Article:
Although the union admits that in some cases professional sports leagues must employ such restraints in order to maintain a competitive balance, the letter asserts that Zuffa “does not operate as a professional league,” but instead operates as “a private limited liability partnership that promotes and produces mixed martial arts events for the benefit of its owners.” According to the union, Zuffa’s alleged contractual restraints “serve no legitimate business justification beyond stifling competition and increasing Zuffa’s already dominant position in the market.”

Chartered in 1938, the Culinary Workers Union is composed of 60,000 members working in Nevada casinos, hotels, restaurants and laundries. Local 226 is the largest affiliate of the Unite Now labor union. Local 226’s website displays numerous web links to local news reports detailing the organization's protests against Station Casinos.

Sherdog.com attempted to contact the organization for comment, but a representative could not be reached at the time of publication.

view original article >>
Report here if this news is invalid.

Related News

  • 26 days ago
  • 1 views

Two weeks after the announcement of a class-action lawsuit against Zuffa LLC, parent company of the Ultimate Fighting Championship, the company announced it has engaged a heavyweight in antitrust lit read news >>

  • 13 days ago
  • 3 views

The Nevada Athletic Commission (NAC) on Monday issued a temporary suspension to UFC fighter Ashlee Evans-Smith following Evans-Smith's failed drug test at UFC 181. Evans-Smith tested positive for the read news >>

  • 12 days ago
  • 0 views

The Nevada Athletic Commission (NAC) on Monday resolved to open dialogue towards forming a committee to examine aspects of its drug testing program in light of UFC light heavyweight champion Jon Jone read news >>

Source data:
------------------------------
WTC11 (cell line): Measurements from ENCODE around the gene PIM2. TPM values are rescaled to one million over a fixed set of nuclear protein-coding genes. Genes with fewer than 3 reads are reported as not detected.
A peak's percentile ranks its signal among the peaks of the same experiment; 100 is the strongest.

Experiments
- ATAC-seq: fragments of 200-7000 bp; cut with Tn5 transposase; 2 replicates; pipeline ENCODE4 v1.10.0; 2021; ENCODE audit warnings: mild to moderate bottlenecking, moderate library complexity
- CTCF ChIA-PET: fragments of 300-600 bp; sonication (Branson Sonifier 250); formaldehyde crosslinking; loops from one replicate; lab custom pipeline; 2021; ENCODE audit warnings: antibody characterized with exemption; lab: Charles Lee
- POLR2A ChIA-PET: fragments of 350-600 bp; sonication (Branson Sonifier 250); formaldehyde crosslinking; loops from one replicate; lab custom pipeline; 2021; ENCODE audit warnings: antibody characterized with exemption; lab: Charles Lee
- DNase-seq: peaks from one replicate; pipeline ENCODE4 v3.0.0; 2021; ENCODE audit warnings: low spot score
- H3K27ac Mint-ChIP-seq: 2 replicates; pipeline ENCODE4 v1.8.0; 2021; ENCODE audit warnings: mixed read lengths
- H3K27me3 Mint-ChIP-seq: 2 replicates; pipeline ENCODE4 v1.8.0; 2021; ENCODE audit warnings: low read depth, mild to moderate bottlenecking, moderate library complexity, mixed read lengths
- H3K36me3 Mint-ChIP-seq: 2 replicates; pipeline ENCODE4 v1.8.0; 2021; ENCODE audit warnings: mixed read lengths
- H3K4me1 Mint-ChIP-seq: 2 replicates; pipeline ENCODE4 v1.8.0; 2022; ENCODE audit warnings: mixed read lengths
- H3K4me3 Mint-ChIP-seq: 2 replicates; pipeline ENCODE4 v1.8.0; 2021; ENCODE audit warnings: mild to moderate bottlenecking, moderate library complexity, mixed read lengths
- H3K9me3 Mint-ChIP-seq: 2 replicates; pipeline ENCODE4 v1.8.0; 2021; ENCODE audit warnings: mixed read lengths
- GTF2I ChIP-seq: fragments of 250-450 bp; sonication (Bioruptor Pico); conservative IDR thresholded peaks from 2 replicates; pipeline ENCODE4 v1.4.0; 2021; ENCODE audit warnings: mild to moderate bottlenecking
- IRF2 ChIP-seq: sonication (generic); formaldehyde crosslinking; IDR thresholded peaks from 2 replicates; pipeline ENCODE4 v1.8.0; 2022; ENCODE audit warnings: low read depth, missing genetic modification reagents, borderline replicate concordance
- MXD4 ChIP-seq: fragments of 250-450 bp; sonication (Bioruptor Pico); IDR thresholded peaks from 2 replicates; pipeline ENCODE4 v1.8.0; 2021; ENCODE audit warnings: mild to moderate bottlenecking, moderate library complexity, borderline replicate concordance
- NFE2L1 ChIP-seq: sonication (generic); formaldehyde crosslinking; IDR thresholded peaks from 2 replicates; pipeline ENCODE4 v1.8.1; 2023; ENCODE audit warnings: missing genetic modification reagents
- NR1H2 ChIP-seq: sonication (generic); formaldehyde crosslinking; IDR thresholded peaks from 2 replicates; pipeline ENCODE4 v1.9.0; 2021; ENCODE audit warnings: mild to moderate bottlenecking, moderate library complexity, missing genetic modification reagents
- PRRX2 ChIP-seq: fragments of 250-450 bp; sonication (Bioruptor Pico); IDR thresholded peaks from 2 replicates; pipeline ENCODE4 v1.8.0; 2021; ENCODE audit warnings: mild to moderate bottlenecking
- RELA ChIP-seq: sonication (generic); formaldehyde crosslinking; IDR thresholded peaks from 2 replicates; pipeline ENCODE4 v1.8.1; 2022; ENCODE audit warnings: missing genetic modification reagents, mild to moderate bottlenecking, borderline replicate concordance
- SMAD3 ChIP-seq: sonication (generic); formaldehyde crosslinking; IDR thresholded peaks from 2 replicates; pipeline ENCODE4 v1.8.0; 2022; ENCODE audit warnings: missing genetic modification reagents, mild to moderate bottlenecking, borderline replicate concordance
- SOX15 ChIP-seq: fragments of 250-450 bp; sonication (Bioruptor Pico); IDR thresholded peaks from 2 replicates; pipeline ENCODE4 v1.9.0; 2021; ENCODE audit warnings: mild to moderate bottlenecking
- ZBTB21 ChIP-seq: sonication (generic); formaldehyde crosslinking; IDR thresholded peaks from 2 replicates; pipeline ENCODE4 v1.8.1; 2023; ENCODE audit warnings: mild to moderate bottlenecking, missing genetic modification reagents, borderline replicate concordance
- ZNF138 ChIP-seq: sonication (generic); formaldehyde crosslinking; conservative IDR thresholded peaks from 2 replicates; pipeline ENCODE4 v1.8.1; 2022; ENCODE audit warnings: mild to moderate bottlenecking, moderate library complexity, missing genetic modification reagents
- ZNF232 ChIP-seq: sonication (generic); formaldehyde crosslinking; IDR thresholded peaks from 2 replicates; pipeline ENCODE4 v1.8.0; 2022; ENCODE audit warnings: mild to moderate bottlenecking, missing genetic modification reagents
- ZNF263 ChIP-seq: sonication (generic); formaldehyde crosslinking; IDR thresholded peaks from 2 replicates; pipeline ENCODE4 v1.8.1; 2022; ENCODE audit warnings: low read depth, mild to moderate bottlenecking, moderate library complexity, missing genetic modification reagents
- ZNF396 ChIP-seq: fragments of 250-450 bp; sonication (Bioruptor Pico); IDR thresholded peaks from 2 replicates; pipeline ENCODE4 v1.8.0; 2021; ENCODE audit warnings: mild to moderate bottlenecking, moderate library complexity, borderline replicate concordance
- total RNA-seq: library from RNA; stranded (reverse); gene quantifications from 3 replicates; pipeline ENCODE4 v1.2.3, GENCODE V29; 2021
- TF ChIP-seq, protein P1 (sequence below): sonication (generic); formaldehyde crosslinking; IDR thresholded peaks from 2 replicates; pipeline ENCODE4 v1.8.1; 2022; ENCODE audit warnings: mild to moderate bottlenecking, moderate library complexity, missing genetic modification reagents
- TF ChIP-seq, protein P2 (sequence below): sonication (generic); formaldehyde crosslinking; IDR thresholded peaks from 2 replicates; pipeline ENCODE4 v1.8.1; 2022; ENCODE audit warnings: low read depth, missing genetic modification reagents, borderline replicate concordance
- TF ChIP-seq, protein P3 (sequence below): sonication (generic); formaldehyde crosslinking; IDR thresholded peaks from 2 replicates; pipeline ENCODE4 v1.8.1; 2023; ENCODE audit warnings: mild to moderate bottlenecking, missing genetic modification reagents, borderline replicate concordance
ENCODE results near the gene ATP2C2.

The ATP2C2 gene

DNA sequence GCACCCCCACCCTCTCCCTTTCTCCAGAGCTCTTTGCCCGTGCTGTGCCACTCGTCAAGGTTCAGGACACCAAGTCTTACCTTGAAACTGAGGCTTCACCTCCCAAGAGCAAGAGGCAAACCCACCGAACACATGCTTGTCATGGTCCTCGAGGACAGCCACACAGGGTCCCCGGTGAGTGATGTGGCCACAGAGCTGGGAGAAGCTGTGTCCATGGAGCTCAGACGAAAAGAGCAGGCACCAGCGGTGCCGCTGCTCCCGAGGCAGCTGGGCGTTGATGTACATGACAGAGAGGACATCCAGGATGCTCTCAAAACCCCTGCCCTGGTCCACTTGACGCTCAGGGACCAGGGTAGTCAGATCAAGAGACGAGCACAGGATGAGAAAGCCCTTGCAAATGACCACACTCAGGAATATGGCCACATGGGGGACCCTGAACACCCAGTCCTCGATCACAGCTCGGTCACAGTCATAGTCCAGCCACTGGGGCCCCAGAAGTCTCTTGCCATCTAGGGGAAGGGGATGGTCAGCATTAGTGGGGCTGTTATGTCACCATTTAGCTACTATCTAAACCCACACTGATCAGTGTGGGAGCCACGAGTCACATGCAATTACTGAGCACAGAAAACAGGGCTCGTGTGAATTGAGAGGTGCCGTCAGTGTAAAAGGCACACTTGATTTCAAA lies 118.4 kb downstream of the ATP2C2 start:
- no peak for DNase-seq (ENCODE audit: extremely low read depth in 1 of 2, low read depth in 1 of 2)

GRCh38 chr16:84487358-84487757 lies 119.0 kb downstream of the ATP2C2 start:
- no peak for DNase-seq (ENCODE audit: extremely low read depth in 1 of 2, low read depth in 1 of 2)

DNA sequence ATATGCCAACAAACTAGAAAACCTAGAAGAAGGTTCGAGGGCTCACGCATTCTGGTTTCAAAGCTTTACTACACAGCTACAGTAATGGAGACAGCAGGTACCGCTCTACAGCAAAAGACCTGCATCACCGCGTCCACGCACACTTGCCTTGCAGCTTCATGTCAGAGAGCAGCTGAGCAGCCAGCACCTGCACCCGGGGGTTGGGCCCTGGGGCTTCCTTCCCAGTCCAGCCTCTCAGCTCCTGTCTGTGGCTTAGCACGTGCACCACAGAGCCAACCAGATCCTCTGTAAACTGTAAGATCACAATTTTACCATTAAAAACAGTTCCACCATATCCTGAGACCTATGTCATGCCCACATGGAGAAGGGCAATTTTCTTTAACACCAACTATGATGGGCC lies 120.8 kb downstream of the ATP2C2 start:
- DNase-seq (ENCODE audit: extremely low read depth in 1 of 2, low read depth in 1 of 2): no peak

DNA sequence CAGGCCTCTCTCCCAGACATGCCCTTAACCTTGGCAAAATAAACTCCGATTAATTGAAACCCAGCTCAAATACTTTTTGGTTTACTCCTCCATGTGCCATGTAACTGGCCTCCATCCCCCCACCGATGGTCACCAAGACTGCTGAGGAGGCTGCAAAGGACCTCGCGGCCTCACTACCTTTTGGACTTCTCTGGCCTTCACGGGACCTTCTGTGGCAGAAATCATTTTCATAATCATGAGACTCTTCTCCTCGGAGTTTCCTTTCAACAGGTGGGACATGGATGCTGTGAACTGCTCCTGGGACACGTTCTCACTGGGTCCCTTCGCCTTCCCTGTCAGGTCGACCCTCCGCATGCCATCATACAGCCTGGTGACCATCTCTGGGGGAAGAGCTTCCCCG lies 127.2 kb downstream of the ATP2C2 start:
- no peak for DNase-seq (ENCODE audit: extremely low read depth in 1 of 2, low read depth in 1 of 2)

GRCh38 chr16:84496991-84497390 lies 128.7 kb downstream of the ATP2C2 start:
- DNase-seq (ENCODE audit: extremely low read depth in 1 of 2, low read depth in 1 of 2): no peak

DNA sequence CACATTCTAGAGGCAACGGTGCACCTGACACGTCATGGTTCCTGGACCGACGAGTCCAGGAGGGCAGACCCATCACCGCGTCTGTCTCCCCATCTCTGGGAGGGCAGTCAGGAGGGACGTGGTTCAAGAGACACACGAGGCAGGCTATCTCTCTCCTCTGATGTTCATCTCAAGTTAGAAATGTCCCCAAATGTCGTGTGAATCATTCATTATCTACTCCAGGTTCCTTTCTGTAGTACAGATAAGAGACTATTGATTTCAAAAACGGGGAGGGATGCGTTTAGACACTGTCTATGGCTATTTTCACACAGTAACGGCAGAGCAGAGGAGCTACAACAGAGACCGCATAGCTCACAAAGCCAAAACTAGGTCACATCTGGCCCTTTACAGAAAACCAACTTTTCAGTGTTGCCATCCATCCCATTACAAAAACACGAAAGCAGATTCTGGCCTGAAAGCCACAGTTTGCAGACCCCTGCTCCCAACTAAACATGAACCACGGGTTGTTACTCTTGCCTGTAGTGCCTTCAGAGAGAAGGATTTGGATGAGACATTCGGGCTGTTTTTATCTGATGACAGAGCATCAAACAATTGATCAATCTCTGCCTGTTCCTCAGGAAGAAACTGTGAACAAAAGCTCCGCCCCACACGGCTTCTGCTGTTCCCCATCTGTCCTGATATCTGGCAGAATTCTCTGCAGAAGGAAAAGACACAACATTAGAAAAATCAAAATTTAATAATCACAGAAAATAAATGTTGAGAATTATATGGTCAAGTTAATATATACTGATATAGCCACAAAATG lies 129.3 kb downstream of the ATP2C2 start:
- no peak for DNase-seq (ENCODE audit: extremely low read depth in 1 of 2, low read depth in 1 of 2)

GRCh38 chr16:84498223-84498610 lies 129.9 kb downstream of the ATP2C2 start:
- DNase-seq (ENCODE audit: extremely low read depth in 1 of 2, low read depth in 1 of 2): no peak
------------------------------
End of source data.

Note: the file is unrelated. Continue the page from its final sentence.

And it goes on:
• 12 days ago
  • 10 views

The Nevada Athletic Commission on Monday did not take any action against UFC champ Jon Jones, but began the process of reevaluating its drug testing process. read news >>

  • 5 days ago
  • 1 views

Last week, Wanderlei Silva filed suit in District Court against the Nevada Athletic Commission seeking to overturn the lifetime ban and fine levied against him in September. read news >>

  • 24 days ago
  • 9 views

UFC light-heavyweight champion Jon Jones is certain he did not lie under oath to the Nevada Athletic Commission regarding his Nike deal. The UFC 178 media day brawl between Jon Jones and Daniel Cormi read news >>

  • 25 days ago
  • 7 views

LAS VEGAS - Did Jon Jones lie to the Nevada Athletic Commission? That question made the rounds in recent days, after Jones said during Monday's UFC 182 press conference that Nike did not terminate hi read news >>

  • 25 days ago
  • 130 views

LAS VEGAS - At Monday's UFC 182 press conference, UFC light heavyweight champion Jon Jones cracked wise on Daniel Cormier's physique, implying the former Olympic wrestler doesn't look like an athlete read news >>

  • 25 days ago
  • 2 views

At a Nevada Athletic Commission hearing in September, a contrite Jon Jones apologized for his media day brawl with Daniel Cormier. read news >>

Jump to: